Editor’s Note: Haji Mulla Mihdi-i-‘Atri, was known for his expertise in making rose-water and attar of rose, and hence the last name, Atri, meaning the perfume-maker. Ziyarat-Namih-i Haji Mulla Mihdiy-i `Atri (Tablet of Visitation for the father of Varqa; The Revelation of Bahá’u’lláh Volume 4 p. 51). [Mihdi-i sometimes spelled Mihdiy-i]
Yet another who left his homeland was Mullá Mihdí of Yazd. Although to all appearances this excellent man was not of the learned class, he was an expert in the field of Muslim sacred traditions and an eloquent interpreter of orally transmitted texts. Persevering in his devotions, known for holy practices and nightly communings and vigils, his heart was illumined, and he was spiritual of mind and soul. He spent most of his time repeating communes, performing the obligatory prayers, confessing his failings and supplicating the Lord. He was one of those who penetrate mysteries, and was a confidant of the righteous. As a teacher of the Faith he was never at a loss for words, forgetting, as he taught, all restraint, pouring forth one upon another sacred traditions and texts.
When news of him spread around the town and he was everywhere charged, by prince and pauper alike, with bearing this new name, he freely declared his adherence and on this account was publicly disgraced. Then the evil ‘ulamás of Yazd rose up, issuing a decree that he must die. Since the mujtahid, Mullá Báqir of Ardikán, refused to confirm the sentence of those dark divines, Mullá Mihdí lived on, but was forced to leave his native home. With his two sons, one the great martyr-to-be, Jináb-i-Varqá, and the other Jináb-i-Ḥusayn, he set out for the country of his Well-Beloved. In every town and village along the way, he ably spread the Faith, adducing clear arguments and proofs, quoting from and interpreting the sacred traditions and evident signs. He did not rest for a moment; everywhere he shed abroad the attar of the love of God, and diffused the sweet breathings of holiness. And he inspired the friends, making them eager to teach others in their turn, and to excel in knowledge.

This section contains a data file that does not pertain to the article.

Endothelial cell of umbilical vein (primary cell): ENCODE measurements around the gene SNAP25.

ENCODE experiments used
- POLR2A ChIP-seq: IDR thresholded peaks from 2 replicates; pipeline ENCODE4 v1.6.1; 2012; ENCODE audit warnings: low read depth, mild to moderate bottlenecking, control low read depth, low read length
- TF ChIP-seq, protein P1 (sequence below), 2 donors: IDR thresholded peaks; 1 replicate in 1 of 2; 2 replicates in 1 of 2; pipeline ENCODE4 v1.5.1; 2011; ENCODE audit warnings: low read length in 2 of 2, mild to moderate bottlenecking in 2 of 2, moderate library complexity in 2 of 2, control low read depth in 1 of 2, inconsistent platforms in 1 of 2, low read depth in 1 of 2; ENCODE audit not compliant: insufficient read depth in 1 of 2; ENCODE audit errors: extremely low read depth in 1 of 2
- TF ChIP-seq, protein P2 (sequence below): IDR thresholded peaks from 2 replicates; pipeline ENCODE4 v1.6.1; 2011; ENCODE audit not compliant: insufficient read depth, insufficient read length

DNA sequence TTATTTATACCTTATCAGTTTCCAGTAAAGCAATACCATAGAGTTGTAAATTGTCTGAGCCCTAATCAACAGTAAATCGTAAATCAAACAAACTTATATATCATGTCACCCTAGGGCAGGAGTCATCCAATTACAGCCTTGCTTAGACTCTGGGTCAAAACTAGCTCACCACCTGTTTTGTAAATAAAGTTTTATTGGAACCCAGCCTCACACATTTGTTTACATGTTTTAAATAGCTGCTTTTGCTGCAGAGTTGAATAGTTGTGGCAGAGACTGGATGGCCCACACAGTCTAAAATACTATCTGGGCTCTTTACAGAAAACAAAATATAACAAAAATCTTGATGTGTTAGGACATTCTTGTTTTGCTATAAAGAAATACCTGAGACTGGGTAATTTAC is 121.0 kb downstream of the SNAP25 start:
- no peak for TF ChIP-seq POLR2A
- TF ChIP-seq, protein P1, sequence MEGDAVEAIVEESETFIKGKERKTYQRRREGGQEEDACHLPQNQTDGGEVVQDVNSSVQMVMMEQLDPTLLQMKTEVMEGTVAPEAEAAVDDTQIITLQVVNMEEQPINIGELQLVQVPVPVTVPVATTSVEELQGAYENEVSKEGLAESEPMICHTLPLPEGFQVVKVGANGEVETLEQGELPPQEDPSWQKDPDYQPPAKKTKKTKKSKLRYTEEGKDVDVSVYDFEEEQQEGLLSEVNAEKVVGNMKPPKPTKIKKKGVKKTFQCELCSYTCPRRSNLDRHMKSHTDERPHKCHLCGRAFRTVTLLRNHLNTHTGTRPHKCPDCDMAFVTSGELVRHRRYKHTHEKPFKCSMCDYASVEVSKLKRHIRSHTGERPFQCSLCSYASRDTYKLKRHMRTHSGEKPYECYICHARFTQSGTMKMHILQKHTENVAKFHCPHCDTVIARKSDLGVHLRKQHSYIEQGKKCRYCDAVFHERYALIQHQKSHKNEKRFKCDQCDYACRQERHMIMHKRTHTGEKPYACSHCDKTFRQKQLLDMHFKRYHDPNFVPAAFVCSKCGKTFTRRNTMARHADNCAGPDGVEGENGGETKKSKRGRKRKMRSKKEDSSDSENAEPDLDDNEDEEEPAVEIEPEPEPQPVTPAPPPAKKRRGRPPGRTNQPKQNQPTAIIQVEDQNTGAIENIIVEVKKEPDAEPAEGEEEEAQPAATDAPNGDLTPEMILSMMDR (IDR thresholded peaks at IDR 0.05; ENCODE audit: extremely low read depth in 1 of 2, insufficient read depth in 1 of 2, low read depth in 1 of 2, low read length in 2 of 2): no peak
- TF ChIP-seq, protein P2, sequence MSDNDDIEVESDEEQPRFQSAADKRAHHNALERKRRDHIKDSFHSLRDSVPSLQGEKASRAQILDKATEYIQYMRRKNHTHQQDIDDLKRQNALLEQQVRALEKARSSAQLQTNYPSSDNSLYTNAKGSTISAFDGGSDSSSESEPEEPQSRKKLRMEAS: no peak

He was an eminent soul, with his heart fixed on the beauty of God. From the day he was first created and came into this world, he single-mindedly devoted all his efforts to acquiring grace for the day he should be born into the next. His heart was illumined, his mind spiritual, his soul aspiring, his destination Heaven. He was imprisoned along his way; and as he crossed the deserts and climbed and descended the mountain slopes he endured terrible, uncounted hardships. But the light of faith shone from his brow and in his breast the longing was aflame, and thus he joyously, gladly passed over the frontiers until at last he came to Beirut. In that city, ill, restive, his patience gone, he spent some days. His yearning grew, and his agitation was such that weak and sick as he was, he could wait no more.
He set out on foot for the house of Bahá’u’lláh. Because he lacked proper shoes for the journey, his feet were bruised and torn; his sickness worsened; he could hardly move, but still he went on; somehow he reached the village of Mazra‘ih and here, close by the Mansion, he died. His heart found his Well-Beloved One, when he could bear the separation no more. Let lovers be warned by his story; let them know how he gambled away his life in his yearning after the Light of the World. May God give him to drink of a brimming cup in the everlasting gardens; in the Supreme Assemblage, may God shed upon his face rays of light. Upon him be the glory of the Lord. His sanctified tomb is in Mazra‘ih, beside ‘Akká.
‘Abdu’l-Bahá. Memorials of the Faithful. Bahai.org.
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Mansion photos from http://www.bahaullah.org